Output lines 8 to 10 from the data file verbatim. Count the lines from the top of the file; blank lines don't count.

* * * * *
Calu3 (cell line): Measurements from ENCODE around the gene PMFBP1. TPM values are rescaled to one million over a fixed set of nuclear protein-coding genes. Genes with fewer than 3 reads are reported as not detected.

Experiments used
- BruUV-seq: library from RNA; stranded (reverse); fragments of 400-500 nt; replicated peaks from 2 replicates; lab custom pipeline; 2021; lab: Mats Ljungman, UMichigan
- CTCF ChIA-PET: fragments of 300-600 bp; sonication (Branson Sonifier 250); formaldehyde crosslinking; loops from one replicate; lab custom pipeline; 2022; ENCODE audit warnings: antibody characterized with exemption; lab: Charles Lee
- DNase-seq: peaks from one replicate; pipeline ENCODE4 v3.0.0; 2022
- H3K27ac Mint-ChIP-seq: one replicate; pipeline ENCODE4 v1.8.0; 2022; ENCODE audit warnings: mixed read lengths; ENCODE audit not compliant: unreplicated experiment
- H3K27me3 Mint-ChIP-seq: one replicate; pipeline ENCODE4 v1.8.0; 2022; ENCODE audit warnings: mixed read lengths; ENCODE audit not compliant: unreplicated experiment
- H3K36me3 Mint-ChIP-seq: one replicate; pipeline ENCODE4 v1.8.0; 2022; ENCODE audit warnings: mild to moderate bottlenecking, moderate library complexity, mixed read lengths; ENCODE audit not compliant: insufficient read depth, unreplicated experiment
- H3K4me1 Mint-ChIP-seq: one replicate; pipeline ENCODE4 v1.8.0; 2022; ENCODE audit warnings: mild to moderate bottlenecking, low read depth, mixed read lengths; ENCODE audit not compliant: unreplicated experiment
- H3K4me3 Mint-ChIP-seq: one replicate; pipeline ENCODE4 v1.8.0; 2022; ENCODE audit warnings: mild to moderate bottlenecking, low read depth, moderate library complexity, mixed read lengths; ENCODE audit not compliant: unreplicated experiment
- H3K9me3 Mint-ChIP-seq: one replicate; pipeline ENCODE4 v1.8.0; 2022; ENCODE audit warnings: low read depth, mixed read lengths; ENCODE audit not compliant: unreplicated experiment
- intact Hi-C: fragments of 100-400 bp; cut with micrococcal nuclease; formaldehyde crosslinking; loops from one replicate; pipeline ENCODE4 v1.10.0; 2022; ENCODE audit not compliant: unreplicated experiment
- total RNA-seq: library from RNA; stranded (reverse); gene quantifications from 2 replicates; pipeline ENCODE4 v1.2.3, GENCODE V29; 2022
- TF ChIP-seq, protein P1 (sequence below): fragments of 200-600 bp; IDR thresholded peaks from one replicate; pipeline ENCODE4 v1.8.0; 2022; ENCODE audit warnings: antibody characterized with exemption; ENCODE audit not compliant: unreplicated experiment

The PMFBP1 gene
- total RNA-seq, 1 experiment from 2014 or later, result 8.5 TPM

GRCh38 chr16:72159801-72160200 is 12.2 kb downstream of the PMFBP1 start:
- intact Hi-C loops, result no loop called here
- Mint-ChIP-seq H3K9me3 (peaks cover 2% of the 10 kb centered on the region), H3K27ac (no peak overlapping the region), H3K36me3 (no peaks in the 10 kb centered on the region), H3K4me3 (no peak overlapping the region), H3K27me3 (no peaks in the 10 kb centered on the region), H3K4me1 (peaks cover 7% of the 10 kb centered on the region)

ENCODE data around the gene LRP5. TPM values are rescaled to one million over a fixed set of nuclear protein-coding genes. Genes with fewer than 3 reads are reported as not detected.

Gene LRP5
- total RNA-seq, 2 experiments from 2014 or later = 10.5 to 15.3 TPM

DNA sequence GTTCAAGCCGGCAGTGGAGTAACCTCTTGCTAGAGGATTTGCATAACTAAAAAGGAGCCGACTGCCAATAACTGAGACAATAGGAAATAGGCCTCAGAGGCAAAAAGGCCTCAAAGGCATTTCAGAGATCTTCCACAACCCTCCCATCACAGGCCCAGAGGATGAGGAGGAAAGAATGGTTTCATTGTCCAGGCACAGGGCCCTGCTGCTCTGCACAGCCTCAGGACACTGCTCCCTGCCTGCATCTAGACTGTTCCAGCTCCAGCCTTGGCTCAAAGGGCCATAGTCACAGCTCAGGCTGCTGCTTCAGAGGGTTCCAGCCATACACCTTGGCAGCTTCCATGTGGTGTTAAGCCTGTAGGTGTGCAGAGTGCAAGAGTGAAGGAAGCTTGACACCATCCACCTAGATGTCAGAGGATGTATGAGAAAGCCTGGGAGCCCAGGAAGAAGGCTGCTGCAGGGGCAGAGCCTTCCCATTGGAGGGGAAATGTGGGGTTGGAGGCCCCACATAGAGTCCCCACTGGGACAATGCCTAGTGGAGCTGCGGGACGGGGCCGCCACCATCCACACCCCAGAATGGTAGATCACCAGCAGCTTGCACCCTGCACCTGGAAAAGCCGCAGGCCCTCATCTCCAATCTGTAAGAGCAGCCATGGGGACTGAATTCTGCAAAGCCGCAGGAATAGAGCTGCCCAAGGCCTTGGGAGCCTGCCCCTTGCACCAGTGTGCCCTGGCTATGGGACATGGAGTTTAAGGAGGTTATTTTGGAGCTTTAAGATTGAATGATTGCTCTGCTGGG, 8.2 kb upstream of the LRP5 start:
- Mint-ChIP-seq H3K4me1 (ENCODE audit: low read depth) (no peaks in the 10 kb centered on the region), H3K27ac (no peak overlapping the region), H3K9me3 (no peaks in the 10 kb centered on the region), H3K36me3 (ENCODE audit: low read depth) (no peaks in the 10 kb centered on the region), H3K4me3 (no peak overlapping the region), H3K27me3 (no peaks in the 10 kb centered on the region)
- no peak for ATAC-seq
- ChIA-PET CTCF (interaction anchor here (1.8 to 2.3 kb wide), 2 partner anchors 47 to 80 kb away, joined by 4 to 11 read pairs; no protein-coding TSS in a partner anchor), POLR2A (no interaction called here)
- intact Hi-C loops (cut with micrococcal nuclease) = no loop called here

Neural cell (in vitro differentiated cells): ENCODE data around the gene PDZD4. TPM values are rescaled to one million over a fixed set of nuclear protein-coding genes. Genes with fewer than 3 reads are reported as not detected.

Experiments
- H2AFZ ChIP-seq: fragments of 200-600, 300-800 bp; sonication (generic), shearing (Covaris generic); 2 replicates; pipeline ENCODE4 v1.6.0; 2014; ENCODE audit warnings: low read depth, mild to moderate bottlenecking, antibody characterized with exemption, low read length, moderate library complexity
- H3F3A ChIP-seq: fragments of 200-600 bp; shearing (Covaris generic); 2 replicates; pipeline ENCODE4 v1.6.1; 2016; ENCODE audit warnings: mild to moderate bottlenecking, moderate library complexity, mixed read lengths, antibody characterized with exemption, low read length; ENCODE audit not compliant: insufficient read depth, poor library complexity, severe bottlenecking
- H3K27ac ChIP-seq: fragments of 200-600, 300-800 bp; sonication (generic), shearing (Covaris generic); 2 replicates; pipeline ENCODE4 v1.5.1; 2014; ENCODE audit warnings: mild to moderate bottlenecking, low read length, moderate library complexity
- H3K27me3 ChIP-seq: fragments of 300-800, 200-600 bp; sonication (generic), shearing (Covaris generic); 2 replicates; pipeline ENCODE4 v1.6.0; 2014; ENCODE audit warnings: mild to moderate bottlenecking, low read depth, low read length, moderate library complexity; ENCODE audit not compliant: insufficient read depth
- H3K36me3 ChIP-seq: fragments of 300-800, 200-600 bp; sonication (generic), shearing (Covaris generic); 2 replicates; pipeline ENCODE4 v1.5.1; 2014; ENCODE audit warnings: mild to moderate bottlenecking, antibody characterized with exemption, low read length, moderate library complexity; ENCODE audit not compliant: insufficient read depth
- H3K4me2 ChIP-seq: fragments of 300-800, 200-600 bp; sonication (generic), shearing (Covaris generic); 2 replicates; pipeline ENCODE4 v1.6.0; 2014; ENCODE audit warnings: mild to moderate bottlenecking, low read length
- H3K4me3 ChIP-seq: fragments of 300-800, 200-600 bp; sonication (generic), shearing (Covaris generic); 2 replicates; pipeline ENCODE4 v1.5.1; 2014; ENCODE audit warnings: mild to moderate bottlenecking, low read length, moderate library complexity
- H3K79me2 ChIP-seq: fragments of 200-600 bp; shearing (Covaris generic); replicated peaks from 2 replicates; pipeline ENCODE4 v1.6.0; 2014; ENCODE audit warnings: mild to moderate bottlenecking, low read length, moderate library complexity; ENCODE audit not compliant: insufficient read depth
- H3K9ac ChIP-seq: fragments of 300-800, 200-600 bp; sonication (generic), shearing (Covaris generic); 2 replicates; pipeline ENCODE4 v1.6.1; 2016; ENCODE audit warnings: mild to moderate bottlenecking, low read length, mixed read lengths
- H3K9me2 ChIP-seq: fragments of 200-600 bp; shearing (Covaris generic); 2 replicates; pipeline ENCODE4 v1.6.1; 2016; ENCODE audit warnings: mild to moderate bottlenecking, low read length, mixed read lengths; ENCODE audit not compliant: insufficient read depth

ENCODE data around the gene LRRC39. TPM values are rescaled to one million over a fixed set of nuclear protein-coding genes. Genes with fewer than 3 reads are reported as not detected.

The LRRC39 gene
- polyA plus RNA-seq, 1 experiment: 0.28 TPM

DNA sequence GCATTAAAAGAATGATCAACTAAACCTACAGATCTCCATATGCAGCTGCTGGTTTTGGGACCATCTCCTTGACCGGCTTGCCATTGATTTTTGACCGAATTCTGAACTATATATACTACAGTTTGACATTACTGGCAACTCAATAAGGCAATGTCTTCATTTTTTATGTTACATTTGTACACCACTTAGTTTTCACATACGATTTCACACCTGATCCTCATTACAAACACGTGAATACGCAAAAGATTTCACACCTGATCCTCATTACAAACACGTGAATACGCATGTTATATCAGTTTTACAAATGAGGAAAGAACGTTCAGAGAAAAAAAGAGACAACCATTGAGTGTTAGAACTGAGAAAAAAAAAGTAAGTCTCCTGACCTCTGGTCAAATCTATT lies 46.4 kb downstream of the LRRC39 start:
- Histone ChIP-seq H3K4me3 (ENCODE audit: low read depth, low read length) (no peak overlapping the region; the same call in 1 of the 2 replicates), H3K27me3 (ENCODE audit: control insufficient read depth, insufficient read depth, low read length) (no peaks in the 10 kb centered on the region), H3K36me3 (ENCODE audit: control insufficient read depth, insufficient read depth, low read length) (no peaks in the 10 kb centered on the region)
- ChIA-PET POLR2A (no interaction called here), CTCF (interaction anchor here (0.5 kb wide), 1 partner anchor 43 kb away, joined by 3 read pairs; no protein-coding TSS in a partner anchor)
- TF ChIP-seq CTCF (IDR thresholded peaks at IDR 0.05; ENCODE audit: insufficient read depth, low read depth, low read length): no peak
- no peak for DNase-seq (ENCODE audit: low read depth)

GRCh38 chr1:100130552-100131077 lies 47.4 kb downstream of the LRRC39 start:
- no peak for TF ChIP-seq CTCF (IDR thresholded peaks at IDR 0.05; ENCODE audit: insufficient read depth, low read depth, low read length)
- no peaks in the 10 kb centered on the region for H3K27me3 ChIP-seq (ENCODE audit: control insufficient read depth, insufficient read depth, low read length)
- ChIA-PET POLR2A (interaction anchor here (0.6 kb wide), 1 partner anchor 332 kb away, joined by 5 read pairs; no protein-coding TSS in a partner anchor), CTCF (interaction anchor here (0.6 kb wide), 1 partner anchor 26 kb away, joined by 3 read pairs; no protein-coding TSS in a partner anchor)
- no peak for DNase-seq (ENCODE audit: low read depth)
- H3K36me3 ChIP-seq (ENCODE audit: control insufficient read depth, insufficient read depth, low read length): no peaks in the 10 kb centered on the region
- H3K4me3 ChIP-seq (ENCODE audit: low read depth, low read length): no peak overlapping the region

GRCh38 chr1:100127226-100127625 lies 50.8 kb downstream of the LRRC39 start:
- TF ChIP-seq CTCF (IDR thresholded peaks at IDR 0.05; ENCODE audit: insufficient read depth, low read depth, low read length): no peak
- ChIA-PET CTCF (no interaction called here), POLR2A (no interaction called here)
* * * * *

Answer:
- H3K36me3 Mint-ChIP-seq: one replicate; pipeline ENCODE4 v1.8.0; 2022; ENCODE audit warnings: mild to moderate bottlenecking, moderate library complexity, mixed read lengths; ENCODE audit not compliant: insufficient read depth, unreplicated experiment
- H3K4me1 Mint-ChIP-seq: one replicate; pipeline ENCODE4 v1.8.0; 2022; ENCODE audit warnings: mild to moderate bottlenecking, low read depth, mixed read lengths; ENCODE audit not compliant: unreplicated experiment
- H3K4me3 Mint-ChIP-seq: one replicate; pipeline ENCODE4 v1.8.0; 2022; ENCODE audit warnings: mild to moderate bottlenecking, low read depth, moderate library complexity, mixed read lengths; ENCODE audit not compliant: unreplicated experiment